The fruit is an obovoidal capsule with a bounty of seeds within.

The stamp with the face value of Lei 7 illustrates Oxlip (Primula elatior) or true oxlip, which is part of the Primulaceae family. It is a heliophile herbaceous plant that can be found in ravines, meads, fields meadows, forest borders, well-illuminated shrubbery in areas ranging from hillsides towards alpine regions. It is well spread through Europe and Asia and is also known as great cowslip and Bradfield oxlip.

Oxlip has a vigorous oblique stalk that stems from its white roots. The membranous leaves are oval or elongated oval, narrowed
at the base where meeting the wide-winged stalk. The unwrapped stem measures between 6-30 cm and ends in a multi-floral umbel formed by a grouping with flowers leaning sideways. The corolla is funnel shaped, sulphurous-yellow, and in the middle, around the neck of the tube has an orange ring.

Its fruit is a capsule longer or the same length as the calyx, containing brown, highly verrucous, seeds.

This flower blooms between the months of March and May. It is used in both human and veterinary medicine. In Romanian folk-medicine it has been used to treat a multitude of afflictions without any solid scientific justification. Its properties include fluidizer of bronchial secretions, emollient, expectorant, antiseptic, sedative and scarring.

The stamp with the face value of Lei 8.50 has Trumpet gentian (Gentiana acaulis) as its subject, part of the Gentianaceae family which is composed of 87 genus and over 1500 species. The Gentiana genus comprises of approximatively 400 species and is a cosmopolitan genus which appears in alpine habitats in temperate regions of Asia, Europe and North America.

It is a short plant with the stem measuring between 5-10 cm. The cups present with stalk-elliptic leaves that are grouped in pairs of 1-2. The rosette at the base is formed from thick, matte, elliptical-to-obovate leaves that are spread on the ground. These are tipped with a single large flower grows in the shape of an elongated cup of a dark blue colour with longitudinal veining of olive-green tone.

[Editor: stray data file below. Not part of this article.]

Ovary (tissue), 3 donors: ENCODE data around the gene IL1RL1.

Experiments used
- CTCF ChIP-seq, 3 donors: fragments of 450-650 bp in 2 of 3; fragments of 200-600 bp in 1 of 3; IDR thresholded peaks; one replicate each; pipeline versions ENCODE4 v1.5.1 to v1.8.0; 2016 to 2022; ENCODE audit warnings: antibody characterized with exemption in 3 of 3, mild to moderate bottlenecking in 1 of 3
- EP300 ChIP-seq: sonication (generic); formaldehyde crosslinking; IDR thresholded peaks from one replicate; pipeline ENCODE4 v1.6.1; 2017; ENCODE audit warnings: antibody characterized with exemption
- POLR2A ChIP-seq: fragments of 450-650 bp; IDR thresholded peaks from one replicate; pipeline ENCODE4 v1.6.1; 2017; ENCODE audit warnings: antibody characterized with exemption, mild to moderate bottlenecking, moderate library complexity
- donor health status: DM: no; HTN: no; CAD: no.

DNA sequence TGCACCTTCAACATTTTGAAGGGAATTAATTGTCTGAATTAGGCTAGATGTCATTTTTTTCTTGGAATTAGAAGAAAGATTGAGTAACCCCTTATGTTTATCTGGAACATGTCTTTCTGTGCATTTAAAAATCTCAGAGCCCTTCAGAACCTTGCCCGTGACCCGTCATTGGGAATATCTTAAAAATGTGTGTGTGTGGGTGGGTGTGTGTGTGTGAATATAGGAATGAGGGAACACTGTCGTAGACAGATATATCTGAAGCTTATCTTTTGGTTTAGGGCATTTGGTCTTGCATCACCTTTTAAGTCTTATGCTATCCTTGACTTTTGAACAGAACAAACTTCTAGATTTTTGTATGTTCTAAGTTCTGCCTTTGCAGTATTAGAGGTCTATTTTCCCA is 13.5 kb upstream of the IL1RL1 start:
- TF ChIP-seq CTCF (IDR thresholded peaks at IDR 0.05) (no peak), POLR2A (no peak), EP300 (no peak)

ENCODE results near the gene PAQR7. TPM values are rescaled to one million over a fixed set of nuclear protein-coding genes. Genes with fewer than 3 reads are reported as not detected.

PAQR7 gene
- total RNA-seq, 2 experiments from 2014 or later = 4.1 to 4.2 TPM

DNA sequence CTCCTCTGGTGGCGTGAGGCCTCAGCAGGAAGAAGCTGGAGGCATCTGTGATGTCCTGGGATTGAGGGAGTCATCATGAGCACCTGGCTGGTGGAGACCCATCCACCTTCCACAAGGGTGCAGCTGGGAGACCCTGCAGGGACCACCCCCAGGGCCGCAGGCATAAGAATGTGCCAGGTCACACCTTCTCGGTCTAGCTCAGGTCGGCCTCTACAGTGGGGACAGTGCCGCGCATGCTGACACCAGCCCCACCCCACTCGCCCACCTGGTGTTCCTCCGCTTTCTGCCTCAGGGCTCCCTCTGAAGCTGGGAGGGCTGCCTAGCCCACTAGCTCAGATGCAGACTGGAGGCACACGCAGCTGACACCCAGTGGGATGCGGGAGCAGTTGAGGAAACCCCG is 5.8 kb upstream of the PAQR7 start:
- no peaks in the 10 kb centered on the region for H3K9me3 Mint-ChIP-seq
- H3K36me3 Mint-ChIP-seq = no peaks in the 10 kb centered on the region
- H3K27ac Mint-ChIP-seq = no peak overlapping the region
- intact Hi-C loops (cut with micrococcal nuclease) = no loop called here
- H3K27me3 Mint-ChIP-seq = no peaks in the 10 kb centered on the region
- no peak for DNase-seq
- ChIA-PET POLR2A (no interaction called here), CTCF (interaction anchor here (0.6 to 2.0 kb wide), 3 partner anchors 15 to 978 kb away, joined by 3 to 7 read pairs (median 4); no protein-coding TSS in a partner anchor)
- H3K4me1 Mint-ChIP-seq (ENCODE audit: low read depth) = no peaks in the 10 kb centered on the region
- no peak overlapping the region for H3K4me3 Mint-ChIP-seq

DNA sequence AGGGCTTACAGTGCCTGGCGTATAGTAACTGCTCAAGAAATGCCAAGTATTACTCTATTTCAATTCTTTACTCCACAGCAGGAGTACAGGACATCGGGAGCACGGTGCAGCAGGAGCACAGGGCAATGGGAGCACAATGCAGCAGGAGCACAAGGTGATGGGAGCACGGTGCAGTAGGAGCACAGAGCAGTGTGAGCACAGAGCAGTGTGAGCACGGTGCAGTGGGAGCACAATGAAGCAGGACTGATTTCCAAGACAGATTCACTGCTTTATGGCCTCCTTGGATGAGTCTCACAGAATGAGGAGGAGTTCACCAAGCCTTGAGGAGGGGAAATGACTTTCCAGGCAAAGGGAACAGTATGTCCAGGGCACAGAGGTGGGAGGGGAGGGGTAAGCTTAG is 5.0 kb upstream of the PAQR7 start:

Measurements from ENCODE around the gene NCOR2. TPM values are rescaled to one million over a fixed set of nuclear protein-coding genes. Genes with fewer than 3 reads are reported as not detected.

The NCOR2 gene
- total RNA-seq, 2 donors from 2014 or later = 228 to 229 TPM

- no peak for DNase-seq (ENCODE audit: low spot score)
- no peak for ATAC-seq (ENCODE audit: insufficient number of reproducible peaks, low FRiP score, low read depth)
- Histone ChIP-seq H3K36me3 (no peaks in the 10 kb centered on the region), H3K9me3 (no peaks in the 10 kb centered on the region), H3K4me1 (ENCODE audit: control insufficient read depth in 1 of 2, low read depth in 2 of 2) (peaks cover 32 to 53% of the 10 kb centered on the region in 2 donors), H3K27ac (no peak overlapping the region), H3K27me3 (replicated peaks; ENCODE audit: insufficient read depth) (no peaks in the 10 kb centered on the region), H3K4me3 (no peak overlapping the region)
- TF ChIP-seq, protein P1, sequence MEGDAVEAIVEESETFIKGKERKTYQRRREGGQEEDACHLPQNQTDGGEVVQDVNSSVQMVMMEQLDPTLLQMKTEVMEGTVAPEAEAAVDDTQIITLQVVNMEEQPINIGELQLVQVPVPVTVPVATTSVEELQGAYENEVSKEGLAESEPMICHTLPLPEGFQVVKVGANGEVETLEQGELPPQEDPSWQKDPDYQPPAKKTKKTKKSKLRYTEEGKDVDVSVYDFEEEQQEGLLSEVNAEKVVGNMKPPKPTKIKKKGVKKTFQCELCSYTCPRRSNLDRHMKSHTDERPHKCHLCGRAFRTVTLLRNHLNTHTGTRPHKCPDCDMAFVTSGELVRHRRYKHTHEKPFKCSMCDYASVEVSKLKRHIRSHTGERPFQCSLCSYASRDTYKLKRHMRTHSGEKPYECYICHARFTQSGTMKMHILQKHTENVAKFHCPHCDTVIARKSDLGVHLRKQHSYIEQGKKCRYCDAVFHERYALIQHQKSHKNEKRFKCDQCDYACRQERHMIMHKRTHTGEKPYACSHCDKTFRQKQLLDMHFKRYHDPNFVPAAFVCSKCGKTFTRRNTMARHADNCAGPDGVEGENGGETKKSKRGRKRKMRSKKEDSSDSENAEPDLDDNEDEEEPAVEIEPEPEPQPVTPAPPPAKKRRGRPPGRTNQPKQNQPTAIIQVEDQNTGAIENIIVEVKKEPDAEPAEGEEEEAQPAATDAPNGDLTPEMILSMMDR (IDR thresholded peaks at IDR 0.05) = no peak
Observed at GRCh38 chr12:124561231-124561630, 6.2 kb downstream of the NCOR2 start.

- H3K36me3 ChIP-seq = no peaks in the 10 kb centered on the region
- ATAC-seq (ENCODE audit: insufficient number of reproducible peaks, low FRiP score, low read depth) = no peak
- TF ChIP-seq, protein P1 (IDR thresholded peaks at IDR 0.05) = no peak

Also known as the stemless gentian, its flowers grow on a very short stalk of about 3-6 cm.

The leaves are around 2-3.5 cm in height. These flowers love sunny places, blooming in late-spring and summer (June-July), in meadows or clearings in wooded mountain forests.

The stamp with the face value of Lei 11.50 presents Dittany (Dictamnus albus), an herbaceous plant of the Rutaceae family. Also known as burning bush, gas plant and fraxinella, it can be found in shrubbery, at forest extremities and meadows, from plains until beech forest areas, in Europe and Asia. It is also grown in parks and public gardens with an ornamental function due to its exceedingly beautiful flowers.

Dittany has a grey-black stem from which roots grow, as well as a tall, simple, rigid, erect and hairy stalk that can reach 120 cm. The roots and stems contain a volatile oil with a strong smell. The leaves are leathery, glandulous and dotted, alternating, with short fuzz. The flowers are large, pink, purplish pink and rarely white, with purple veining.

The flower blooms between May and July and the fruits are capsule shaped with 2-3 seeds per division. Dittany has multiple therapeutic benefits, used in humans medicine primarily with the purpose of combating coronary and circulatory insufficiency.

Romfilatelia thanks the Institute of Biology Bucharest of the Romanian Academy and the “Dimitrie Brandza” Botanical Garden of the University of Bucharest and photographer Octavian Chende the for the documentary support granted in the achievement of this postage stamps issue.